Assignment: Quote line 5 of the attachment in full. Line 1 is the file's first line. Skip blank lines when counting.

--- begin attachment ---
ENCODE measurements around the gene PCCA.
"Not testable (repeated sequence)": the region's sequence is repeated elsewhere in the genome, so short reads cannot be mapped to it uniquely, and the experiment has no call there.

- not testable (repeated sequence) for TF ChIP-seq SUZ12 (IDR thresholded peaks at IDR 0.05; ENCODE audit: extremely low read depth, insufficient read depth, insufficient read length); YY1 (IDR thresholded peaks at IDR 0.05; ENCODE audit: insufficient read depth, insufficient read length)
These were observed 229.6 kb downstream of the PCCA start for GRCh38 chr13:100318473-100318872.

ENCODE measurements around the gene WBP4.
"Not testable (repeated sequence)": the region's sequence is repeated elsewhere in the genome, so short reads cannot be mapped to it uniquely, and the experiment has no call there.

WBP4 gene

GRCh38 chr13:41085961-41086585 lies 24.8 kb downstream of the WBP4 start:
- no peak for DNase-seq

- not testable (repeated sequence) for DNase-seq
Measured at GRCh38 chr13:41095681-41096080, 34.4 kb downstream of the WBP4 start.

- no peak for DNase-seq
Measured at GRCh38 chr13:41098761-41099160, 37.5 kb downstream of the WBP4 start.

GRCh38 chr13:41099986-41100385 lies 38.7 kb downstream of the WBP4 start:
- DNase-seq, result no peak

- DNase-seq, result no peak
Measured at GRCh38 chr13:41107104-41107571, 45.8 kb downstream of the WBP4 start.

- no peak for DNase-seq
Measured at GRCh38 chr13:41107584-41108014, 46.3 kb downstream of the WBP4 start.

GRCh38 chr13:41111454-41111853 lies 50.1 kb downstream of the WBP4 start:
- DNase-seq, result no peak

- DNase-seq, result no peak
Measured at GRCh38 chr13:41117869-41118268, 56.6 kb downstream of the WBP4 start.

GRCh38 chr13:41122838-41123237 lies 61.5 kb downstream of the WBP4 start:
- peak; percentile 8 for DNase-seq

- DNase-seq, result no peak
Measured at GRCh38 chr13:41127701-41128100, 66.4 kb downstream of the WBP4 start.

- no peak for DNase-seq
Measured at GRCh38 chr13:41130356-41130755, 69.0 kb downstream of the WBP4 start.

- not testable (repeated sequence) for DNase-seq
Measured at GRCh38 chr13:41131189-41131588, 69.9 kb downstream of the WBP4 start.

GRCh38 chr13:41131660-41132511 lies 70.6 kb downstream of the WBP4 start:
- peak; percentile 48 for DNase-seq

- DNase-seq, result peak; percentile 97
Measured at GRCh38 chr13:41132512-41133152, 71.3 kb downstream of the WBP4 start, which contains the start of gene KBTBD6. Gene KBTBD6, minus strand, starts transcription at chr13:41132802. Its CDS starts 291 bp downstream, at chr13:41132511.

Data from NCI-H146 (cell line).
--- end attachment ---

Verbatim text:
ENCODE measurements around the gene WBP4.